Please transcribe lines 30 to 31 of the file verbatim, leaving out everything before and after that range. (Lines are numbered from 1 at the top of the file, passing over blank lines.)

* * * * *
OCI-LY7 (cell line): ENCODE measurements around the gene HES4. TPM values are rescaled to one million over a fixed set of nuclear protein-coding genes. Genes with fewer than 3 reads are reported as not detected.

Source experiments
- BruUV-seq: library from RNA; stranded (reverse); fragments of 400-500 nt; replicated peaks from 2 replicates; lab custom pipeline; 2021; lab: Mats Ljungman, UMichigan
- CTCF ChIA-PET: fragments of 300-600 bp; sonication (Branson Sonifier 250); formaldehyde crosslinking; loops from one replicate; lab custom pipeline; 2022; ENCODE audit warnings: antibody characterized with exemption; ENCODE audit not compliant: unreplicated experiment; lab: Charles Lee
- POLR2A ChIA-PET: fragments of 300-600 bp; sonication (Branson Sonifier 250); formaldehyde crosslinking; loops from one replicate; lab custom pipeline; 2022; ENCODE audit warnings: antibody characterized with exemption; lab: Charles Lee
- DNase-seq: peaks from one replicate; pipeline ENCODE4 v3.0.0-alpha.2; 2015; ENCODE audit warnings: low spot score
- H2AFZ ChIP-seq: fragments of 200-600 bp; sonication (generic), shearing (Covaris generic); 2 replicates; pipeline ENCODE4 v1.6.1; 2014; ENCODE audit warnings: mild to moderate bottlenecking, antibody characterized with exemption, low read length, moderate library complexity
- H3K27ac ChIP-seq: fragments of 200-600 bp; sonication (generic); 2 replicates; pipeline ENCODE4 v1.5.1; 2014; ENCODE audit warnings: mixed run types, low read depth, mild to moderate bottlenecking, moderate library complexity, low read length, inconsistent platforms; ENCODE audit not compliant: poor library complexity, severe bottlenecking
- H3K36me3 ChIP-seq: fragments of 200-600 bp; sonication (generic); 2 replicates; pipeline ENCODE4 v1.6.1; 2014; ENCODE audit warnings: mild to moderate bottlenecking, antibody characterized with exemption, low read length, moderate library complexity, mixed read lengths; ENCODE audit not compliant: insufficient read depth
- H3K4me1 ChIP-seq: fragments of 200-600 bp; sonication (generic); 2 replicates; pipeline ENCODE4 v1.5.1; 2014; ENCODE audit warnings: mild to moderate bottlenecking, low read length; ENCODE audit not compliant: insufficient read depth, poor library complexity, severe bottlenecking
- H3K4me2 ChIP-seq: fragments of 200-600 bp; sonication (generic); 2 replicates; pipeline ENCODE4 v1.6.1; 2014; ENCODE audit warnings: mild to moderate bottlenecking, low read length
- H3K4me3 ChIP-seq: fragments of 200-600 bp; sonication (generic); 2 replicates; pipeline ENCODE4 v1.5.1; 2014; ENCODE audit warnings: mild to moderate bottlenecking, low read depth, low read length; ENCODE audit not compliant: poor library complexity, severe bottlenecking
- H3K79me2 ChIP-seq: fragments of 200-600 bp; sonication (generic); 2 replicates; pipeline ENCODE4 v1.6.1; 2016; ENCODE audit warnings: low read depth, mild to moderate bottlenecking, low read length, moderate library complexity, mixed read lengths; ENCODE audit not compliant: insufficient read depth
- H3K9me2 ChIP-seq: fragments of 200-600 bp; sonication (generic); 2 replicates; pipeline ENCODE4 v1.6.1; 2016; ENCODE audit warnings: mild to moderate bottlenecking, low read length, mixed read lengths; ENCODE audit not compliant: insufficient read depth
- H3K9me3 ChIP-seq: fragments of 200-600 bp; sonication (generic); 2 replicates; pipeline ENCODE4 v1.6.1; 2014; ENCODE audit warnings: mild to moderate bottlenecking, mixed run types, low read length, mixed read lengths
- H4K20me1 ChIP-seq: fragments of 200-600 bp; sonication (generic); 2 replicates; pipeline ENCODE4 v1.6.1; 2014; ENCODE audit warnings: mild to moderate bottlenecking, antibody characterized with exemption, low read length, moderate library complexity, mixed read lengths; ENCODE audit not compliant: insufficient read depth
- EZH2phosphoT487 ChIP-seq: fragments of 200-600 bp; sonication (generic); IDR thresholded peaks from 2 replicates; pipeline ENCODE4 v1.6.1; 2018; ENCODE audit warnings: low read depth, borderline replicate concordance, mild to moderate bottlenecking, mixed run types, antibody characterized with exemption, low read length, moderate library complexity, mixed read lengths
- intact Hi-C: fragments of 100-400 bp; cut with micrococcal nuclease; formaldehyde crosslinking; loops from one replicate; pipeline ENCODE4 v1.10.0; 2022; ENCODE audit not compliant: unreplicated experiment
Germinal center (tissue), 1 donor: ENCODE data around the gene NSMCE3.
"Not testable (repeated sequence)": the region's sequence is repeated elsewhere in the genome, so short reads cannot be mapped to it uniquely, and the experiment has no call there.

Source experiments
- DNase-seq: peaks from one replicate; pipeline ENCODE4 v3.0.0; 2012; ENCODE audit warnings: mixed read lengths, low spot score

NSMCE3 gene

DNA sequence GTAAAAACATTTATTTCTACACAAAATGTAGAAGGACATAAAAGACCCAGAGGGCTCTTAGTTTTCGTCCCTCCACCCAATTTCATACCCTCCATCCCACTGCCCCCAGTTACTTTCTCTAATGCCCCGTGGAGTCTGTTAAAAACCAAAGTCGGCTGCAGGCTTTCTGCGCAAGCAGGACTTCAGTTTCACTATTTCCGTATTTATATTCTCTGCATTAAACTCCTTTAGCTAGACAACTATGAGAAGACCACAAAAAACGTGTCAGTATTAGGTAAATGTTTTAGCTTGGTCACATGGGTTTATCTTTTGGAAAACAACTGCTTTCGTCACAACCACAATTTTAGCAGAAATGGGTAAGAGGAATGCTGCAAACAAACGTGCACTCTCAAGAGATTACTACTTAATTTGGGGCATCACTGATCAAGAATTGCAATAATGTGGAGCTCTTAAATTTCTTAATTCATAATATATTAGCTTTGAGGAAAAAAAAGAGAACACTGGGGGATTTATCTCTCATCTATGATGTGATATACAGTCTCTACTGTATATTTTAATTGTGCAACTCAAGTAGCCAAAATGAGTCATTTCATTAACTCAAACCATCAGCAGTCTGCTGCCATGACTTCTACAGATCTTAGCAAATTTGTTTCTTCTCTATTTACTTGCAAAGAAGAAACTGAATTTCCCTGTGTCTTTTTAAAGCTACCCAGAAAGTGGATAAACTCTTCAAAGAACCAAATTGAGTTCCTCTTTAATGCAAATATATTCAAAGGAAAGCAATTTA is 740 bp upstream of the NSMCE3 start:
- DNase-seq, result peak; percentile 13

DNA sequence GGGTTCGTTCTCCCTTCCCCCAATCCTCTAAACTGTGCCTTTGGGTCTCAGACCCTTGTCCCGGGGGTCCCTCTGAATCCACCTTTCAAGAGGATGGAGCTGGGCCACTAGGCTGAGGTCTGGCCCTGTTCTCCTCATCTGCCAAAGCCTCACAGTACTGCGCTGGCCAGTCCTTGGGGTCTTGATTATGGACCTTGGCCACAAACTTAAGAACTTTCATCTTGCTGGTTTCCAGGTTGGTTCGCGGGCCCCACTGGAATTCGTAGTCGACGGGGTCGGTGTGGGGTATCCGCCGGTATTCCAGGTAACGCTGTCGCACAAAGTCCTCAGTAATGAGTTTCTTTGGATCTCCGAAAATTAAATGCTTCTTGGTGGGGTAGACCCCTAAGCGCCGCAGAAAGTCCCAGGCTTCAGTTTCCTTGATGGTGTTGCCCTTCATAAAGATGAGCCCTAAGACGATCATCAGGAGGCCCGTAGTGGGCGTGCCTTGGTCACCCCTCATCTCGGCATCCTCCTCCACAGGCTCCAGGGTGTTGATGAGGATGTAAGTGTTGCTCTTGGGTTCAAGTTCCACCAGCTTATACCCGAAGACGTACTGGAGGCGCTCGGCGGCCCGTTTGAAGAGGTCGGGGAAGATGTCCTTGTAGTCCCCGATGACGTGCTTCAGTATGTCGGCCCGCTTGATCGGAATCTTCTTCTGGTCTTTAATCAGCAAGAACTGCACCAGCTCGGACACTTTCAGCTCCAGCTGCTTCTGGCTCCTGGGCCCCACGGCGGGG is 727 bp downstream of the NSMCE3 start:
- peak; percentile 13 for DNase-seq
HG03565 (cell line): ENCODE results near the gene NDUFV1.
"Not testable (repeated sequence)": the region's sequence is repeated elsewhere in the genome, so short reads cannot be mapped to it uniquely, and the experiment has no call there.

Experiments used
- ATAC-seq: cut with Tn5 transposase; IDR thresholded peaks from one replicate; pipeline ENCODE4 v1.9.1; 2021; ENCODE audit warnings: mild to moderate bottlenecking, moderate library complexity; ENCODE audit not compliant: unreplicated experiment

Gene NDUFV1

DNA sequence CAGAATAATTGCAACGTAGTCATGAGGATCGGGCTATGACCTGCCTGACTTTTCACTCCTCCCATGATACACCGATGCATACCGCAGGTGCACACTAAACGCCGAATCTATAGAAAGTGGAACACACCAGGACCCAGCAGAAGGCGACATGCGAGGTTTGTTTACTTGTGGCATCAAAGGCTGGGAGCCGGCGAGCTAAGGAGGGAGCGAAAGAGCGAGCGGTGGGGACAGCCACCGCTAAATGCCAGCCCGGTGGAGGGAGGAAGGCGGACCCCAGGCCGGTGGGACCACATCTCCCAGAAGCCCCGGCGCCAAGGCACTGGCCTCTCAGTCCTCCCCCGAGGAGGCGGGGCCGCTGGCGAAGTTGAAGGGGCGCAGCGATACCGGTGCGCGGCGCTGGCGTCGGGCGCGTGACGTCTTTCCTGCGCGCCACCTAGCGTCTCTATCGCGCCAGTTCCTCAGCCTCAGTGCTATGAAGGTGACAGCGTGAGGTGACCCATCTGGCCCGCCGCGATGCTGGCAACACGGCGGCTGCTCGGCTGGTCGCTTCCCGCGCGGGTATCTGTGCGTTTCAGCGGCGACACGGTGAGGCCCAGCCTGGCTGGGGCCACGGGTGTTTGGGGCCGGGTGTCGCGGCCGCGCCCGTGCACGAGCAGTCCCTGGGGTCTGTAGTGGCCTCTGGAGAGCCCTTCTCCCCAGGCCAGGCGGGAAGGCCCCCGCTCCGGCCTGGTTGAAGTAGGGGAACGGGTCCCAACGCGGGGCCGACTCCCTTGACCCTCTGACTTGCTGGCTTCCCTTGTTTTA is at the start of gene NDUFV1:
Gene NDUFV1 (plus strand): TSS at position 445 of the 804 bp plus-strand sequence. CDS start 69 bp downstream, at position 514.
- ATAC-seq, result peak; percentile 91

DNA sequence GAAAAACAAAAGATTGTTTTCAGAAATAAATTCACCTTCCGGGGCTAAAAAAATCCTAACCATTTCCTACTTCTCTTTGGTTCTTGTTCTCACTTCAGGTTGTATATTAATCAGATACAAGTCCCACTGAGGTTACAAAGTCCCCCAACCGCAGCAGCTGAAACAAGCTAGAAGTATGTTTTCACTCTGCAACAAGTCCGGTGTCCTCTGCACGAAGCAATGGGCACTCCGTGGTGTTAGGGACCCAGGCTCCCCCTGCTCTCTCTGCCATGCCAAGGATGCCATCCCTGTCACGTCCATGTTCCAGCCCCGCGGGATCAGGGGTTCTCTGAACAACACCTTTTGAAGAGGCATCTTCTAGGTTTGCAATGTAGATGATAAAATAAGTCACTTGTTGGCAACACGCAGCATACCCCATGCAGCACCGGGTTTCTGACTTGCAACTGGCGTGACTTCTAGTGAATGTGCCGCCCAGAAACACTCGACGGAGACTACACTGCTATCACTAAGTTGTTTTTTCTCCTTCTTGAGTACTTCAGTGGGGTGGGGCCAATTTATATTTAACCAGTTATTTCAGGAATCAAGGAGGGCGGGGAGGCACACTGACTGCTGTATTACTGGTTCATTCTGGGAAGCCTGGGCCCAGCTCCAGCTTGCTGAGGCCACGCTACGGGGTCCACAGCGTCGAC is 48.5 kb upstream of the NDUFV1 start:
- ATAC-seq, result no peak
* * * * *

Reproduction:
Experiments used
- ATAC-seq: cut with Tn5 transposase; IDR thresholded peaks from one replicate; pipeline ENCODE4 v1.9.1; 2021; ENCODE audit warnings: mild to moderate bottlenecking, moderate library complexity; ENCODE audit not compliant: unreplicated experiment